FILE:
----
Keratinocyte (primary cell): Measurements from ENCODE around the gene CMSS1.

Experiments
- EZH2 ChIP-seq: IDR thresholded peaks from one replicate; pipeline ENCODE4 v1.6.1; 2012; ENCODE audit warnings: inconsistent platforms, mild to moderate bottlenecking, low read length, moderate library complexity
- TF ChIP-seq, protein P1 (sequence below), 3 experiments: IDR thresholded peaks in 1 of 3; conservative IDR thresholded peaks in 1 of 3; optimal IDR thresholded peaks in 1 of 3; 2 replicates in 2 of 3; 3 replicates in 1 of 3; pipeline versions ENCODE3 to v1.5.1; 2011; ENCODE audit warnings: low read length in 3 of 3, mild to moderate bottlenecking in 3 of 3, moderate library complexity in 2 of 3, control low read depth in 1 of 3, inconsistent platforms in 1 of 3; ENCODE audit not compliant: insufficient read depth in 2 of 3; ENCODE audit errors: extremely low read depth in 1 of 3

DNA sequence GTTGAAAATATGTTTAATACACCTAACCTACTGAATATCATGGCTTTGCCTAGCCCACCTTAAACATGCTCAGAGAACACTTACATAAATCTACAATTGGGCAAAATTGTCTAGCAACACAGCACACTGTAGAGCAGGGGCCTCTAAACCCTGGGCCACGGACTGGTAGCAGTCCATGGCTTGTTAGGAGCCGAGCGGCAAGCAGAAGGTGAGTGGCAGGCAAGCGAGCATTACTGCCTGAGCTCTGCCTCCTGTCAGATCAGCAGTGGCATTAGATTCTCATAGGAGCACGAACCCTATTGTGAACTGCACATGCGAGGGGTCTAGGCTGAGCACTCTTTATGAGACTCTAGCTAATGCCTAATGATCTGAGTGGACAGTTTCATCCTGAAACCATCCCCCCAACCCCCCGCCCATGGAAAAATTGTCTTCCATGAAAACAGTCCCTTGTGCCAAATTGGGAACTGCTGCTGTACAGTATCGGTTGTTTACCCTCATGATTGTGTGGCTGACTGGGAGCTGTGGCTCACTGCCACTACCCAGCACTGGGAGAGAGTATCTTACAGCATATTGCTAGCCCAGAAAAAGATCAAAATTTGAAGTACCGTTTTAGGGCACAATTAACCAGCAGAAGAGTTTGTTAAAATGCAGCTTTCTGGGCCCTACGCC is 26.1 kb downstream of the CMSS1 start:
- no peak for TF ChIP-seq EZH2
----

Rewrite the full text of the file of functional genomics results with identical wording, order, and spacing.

Keratinocyte (primary cell): Measurements from ENCODE around the gene CMSS1.

Experiments
- EZH2 ChIP-seq: IDR thresholded peaks from one replicate; pipeline ENCODE4 v1.6.1; 2012; ENCODE audit warnings: inconsistent platforms, mild to moderate bottlenecking, low read length, moderate library complexity
- TF ChIP-seq, protein P1 (sequence below), 3 experiments: IDR thresholded peaks in 1 of 3; conservative IDR thresholded peaks in 1 of 3; optimal IDR thresholded peaks in 1 of 3; 2 replicates in 2 of 3; 3 replicates in 1 of 3; pipeline versions ENCODE3 to v1.5.1; 2011; ENCODE audit warnings: low read length in 3 of 3, mild to moderate bottlenecking in 3 of 3, moderate library complexity in 2 of 3, control low read depth in 1 of 3, inconsistent platforms in 1 of 3; ENCODE audit not compliant: insufficient read depth in 2 of 3; ENCODE audit errors: extremely low read depth in 1 of 3

DNA sequence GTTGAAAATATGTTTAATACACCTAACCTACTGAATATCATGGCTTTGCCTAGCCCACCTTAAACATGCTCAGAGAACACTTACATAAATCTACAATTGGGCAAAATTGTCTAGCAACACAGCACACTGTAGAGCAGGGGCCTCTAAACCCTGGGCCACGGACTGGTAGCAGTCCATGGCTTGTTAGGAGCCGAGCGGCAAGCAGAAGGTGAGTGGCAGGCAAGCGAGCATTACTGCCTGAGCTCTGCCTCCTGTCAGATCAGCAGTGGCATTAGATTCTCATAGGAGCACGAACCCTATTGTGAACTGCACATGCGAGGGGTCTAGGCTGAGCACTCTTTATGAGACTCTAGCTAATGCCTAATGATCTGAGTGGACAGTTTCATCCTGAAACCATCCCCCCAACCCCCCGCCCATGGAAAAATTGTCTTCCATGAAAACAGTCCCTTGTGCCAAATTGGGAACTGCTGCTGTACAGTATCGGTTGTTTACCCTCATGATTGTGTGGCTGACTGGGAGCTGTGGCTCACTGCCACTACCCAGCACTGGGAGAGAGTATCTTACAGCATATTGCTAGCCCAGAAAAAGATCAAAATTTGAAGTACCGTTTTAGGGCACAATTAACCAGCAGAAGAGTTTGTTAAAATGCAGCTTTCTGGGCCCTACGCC is 26.1 kb downstream of the CMSS1 start:
- no peak for TF ChIP-seq EZH2